What Happened To The Midnight Ride of William Dawes And The Lights In The Tower Paul Revere Never Saw?

As students we have all thrilled to the story of Paul Revere’s Midnight Ride through the Massachusetts countryside warning the colonists of the impending British Army.

It was a clear cool night on April 18, 1775.

Paul Revere, one has to say, wasn’t the only patriot who mounted his horse that night alerting the countryside. The other patriot was William Dawes. Dawes was to spread the word, going overland through the neck of Boston while Revere was taken by boat to Charlestown. As Revere said “two friends rowed me across the Charles River…they landed me on the Charlestown side….and went to get me a horse.”

The two men dispatched that night, Revere and Dawes, were selected by Joseph Warren, an American doctor prominent in the patriot’s cause. They were asked to sound the alarm that British troops in Boston were setting out to attack the towns of Lexington and Concord. The enemy’s mission: To arrest rebel leaders John Hancock and Samuel Adams and confiscate weapons and gun powder the colonists had secretly stored.

Revere, the most experienced of the two men, had previously arranged with Robert Newman, the sexton of Boston’s Old North Church, to set out lanterns in the church belfry tower alerting them to the movement of the enemy. If the lantern showed once, the troops would march around by way of Boston Neck. If two lanterns showed, the troops would cross the Charles River.

It was strategic information the patriots needed.

Armed with the news, Revere and Dawes would then each ride his horse through the Middlesex villages spreading the alarm, warning the militia.

At least, that’s what we learned reading Henry Wadsworth Longfellow’s much-celebrated poem “Paul Revere’s Ride.”

But the truth, my friends, the truth! How elusive it can be when embellished, shaped and bent by friends and enemies alike. Not that Longfellow was an enemy. To the contrary he was an admirer of Paul Revere’s heroic acts as a patriot. Understand that Longfellow was not a contemporary of Revere. Born in 1807, Longfellow wrote his poem 95 years after the event. A poem based on facts, fictions, hearsay and faded memories.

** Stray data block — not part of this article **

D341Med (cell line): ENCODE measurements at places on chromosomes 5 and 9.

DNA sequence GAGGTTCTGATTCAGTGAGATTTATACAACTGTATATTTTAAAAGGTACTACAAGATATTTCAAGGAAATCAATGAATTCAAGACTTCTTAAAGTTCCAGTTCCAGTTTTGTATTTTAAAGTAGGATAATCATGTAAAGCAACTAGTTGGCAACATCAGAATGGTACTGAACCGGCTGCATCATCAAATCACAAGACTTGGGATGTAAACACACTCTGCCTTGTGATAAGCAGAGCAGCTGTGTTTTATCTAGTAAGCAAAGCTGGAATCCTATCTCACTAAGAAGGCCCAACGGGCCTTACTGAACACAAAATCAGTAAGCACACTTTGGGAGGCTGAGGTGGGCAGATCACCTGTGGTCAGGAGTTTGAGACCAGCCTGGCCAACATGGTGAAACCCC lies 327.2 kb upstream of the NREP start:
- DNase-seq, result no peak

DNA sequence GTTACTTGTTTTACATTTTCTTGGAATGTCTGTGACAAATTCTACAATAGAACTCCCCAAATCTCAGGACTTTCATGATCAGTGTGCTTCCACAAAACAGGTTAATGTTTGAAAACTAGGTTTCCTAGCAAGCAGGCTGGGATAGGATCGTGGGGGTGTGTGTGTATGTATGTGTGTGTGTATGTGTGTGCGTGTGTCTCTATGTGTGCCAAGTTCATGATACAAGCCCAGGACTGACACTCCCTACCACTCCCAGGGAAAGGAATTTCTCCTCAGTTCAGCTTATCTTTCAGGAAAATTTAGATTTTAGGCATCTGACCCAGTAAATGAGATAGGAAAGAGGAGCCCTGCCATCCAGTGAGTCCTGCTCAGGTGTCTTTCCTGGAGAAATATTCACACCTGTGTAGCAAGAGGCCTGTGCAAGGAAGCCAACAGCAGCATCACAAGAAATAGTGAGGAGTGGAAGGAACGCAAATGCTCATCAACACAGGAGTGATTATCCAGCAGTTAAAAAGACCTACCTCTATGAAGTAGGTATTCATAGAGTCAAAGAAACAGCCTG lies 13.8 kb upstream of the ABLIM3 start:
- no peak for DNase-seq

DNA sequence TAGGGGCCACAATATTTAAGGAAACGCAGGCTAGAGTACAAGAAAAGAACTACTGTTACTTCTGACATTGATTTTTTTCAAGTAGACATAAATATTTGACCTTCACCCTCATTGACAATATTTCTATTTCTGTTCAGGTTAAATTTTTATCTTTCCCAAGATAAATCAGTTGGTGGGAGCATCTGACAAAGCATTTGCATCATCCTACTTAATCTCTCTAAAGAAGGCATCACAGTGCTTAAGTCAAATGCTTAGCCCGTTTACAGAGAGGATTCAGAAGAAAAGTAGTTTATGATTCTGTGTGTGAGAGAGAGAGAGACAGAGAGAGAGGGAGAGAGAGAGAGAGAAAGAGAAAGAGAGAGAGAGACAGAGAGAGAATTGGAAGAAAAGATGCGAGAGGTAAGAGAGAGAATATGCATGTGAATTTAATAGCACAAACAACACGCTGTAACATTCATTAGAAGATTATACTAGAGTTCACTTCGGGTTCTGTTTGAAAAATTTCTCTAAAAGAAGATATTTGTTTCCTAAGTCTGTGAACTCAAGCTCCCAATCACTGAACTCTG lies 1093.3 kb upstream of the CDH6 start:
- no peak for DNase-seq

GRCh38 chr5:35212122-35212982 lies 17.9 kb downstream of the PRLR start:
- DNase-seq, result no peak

First, the signals Revere had arranged from the Old North Church were not for him. They were to alert patriots in Charlestown across the river of the exact route the Redcoats would take, “one if by land…two if by sea.” Before he left Boston that night Revere had been told that “…a number of soldiers were marching toward the bottom of the common….” to be transported across the river to Charlestown.

To set the record straight Revere knew all about this long before he got into his row-boat that night. Yes, the lanterns in the church tower were important for the patriots on the other side of the river…but not for Revere who already knew which route the British soldiers would take.

Yet, Longfellow’s poem tells a different story. It describes Revere waiting on the Charlestown side eager and waiting for the lanterns to appear. Quote: “Meanwhile, impatient to mount and ride….on the opposite side walked Paul Revere….Then, impetuous, stamped the earth….but mostly he watched with eager search the belfry-tower of the Old North Church….a gleam of light…but lingers and gazes, till full on his sight, a second lamp in the belfry burns.”Unquote.

Revere wrote a letter in 1798 to the founder of the Massachusetts Historical Society describing his midnight ride. Nothing in his letter indicates that he waited and watched to see the lanterns in the church tower.

And what happened to Charles Dawes, the other midnight rider? He also rode through the countryside warning the colonists of the oncoming British Regulars.

Was Longfellow misinformed…that only one rider, Paul Revere, spread the word? Or did that make his poem easier to understand: one man, one mission, one night.

While Longfellow’s poem is part of our national heritage, creating a national icon who personifies liberty…..it was obviously not written by an historian. If it had been written by an historian instead of a poet, we may never have had a story, despite its fictions and faded memories, that has inspired millions of people the world over. A story that says: one person can make a difference.                                                                                –dv